Sturgis and Dr. Raphael Isaacs'
both of the Simpson Memorial In-
stitute; and "The Character of "the
Excitation Wave in the Cardiac
Muscle, and the Theory of Opposed
Potential Difference," a result of
co-operative research by Dr. Frank
-N. Wilson, Dr. John A. MacLeod,
and Dr. Paul S. Barker.
On May 7, two of the Association
delegates, Dr. Warthin and Dr. Wel-
i ler, will appear on the program of
the American Society of Medical
History, meeting concurrently and
in the same city with the Associa
tion. Dr. Warthin, who is vice-
president of the Society, will dis-,
cuss "The Physician of the Dance
of Death," while Dr. Weller will
lecture on "Lead Poisoning and the
English Books of Trade."
HARVARD UNIVERSITY - A
study of college'entrance examina-
tions and the effect of such -ex-
aminations upon the curriculum
and methods of the secondary
schools and on the student's
preparation for work in college is
now being carried on 'by the Crim-
son, the college newspaper.
'.X11# IJ 11 il tIl 1[t I JJllliltilitlltlJllll
RENT A RADIO
CROSLEY-AMRAD
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Augusta about March, 1931. mi
-The 10 to follow will come out!
of the 15 authorized in the cruiser
bill} of 1929. Plans for two of the,
10 already have gone forward in
private yards, one at Camden, N. J.,
and _the other at Quincy, Mass. *..
The 18 will be the only modern
cruisers in the United States navy.
'Long and low, the new cruisers
are veritable thunderbolts of steel.
Their speed is about 33 knots an y
hour. The Salt Lake City and the
Pensacola mount 10 8-inch guns but -r:<x.^^.r:
the remainder will have nine guns,a
three to a turret.
They -will average 600 feet in
length, with a 66-foot beam and
draw 20 feet. The engines will de-
velop about 107,000 horsepower.
Heavy armor will cover the decks,
as a ;precaution againsthairplane Cruisers Salt Lake City (top) already commissioned, and Louisville
-bombs and in addition to the heavy
Bns the cruisers will carry four (center) and Northhampton (below) now building, are three of 18
5-inch anti-aircraft guns, six tor- new fighting ships allowed United States under new :treaty signed at
pedo tubes and two airplanes whichL
are launched from a catapult. London.

line."
The quota was fixed by the threeI
power pacts of the London naval
conference and Chairman French
of the house naval appropriations I
-subcoimttee says President Hoo- j
ver is expected soon to permit the
actual laying down of three of the
craft.
Two of them, the Salt Lake City
and the Pensacola, already are1
commissioned. The Northampton,
Houston and Chester are expected'
to becready for service about June
1., and the Louisville, Chicago and

Miss Margaret M. Sager, 24. of
1000 East Washington street, was
fatally injured, Miss Marjorie Pe-
tersen, a student nurse rooming at
Couzens hall, and H. S. Moran, 311
Pine Ridge, sustained injuries when
an automobile driven by Horace L.
McCrow, 604 East Liberty street,
crashed into the curb in front of
the Dental building on North Uni-
versity avenue early Sunday mor-
ning.
Miss Sager was thrown from the
car by the force of the impact, re-
ceiving a fractured skull from
which she died a few mom'ents after
the accident. She was riding in the
front seat of the machine and is
believed to have struck her head
head on a tree.
Miss Petersen received injuries
about the head. She was taken to
University hospital where her con-
ditign was reported as good. Moran
was thrown from the car with Miss
Sager .nd sustained a fracture of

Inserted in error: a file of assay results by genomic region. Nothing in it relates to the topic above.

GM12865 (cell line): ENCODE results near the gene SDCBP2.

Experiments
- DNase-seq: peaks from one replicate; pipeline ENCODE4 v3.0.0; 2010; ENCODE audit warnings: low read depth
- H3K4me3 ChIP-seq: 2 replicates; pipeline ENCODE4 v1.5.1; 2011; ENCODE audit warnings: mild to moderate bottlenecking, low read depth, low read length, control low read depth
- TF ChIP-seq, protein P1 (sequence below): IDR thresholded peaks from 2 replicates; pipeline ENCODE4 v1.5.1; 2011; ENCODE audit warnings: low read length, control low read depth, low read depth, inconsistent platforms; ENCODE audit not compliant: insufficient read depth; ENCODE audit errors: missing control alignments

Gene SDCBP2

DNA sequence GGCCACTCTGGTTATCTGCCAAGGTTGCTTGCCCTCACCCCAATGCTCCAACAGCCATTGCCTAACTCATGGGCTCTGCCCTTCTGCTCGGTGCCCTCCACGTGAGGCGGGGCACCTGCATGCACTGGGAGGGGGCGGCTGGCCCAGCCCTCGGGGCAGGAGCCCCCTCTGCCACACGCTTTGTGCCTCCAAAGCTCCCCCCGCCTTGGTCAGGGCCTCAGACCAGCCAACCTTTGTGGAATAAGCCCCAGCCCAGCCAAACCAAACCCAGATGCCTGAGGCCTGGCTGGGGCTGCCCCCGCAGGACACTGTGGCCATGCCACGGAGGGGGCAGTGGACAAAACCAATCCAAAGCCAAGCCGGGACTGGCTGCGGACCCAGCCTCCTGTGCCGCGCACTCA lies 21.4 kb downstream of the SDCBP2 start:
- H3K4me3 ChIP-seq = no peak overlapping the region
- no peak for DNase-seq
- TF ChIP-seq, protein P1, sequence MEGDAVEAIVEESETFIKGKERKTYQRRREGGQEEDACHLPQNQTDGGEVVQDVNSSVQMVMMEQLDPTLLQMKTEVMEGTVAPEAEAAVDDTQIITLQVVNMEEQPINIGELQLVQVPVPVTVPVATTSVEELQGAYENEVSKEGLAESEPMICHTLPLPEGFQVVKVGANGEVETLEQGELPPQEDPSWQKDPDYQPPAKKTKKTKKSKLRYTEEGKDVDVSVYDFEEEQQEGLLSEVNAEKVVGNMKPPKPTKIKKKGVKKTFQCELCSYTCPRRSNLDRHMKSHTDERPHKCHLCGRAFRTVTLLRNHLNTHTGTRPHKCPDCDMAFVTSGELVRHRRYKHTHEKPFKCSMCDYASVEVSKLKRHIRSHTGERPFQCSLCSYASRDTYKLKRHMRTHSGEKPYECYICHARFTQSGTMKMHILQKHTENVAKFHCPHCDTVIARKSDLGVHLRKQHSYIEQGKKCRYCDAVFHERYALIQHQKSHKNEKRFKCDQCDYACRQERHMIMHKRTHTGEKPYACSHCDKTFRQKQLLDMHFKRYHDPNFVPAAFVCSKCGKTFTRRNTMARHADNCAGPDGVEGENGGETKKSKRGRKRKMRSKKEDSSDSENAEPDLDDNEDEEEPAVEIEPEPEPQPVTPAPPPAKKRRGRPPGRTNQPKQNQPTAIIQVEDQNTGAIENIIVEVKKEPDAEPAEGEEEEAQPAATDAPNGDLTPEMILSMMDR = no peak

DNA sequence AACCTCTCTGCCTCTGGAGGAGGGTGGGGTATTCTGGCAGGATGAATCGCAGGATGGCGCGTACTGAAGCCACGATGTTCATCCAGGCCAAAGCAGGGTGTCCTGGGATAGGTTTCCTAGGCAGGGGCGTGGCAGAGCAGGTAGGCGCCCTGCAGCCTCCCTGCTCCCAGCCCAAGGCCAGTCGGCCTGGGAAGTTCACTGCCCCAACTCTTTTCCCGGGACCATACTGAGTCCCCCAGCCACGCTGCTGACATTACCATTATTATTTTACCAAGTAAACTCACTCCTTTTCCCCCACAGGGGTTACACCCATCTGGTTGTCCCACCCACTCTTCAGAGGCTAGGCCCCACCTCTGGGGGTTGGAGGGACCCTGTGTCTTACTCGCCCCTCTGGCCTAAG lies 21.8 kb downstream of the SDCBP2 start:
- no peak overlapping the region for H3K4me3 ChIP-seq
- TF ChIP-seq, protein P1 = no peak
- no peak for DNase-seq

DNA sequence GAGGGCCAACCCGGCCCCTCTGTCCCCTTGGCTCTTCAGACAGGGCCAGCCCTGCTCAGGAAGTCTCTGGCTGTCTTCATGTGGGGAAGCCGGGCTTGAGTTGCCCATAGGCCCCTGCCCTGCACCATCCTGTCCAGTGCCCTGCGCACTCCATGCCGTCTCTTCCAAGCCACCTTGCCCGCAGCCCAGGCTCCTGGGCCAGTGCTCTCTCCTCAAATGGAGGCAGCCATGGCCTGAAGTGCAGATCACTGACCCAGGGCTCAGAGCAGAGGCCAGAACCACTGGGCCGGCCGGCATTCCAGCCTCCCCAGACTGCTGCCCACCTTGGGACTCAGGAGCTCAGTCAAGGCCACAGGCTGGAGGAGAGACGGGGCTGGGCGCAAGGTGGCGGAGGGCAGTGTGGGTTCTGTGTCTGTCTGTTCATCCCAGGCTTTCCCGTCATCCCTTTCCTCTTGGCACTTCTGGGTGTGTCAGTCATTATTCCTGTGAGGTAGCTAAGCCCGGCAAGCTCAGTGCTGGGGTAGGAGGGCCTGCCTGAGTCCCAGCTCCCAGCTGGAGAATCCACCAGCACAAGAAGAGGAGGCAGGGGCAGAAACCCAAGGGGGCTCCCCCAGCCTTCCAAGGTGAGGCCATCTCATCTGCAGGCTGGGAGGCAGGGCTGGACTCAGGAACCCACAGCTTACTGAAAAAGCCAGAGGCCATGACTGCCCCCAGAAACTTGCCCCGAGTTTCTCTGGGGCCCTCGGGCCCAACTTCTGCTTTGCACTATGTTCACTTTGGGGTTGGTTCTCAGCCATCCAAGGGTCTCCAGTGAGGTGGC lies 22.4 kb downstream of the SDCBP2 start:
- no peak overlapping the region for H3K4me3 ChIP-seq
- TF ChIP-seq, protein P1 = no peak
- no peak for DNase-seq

the arm. The three were taken to
the University hospital.
Two other occupants, Edward
Howard,.410 West Washington
street, owner of the car, and Ed-
ward Wheeler, a student in the Un-
iversity, escaped without injury.
According to Howard, the group
was returhing from Detroit when
the car skidded in making the turn
from Washtenaw Avenue onto
North University, striking the curb-
ing. Miss Sager, Miss Petersen -and
Moran were taken to the University
1-hospital.
An inquest into the accident will
be held at 5 o'clock Wednesday aft-
ernoon at the County building by
Dr. Edwin C. Ganzhorn, coroner.
Carl H. Stuhrburg, prosecutor, said
yesterday he would conduct a thor-
ough investigation in an effort to
place responsibility for the mishap.
HARVARD UNIVERSITY-During
the last few years there has been
a gradual relinquishing of class fes-
tivals: The Junior Prom was dis--
carded not long ago and now the
officers of the sophomore class
have announced that contrary to
traditions the class-smoker will be
abolished.

Clements Library Head
Returns From England
Dr. Randolph G. Adams, custo-
,dian of the William L. Clements
library,.will land today in New York
City, returning from. a stay of sev-
eral weeks in England on business<
for the library. It 1 expected het
will arrive in Ann Arbor this week1
end. Dr. Adams is sailing aboard
the Bremen.
YALE UNIVERSITY -- A cam-'
paign by the sophomore class isI
now on for the purpose of raising;
$3,000 to be used as a loan fund
for needy students of the class.

Lindbergh Again Writes
of Air With Epochal

Chapter in Conquest
Flight Over Caribbean

«3 Associated Prss) . 1several minutes ahead of the sched-
Cristobal, Canal Zone, April 28.- ule he had set for himself. The
Col. Charles A. Lindbergh rested distance was 1,033.
here today after having written in His route was directly across the
a 10-hour and 31-minute flight Caribbean. sea to a point on the
from Havana Sunday another chap- Nicaraguan coast, instead of to
ter in man's conquest of the air.I Yucatan, and then down the coast
Leaving Havanna at 5:33 a. mn.,, to the refueling point. The saving
Col. Lindbergh set his big Sikorsky thus effected in distance is one of
plane down at Puerto Cabezas, the short cuts enabling the seven-
Nicaragua, at 11:37 a. m. and 35 day airmail between New York and
minutes later took off for France Buenos Aires, in inauguration of
Field, here, arriving at 4:04 p. m., which the flight was made.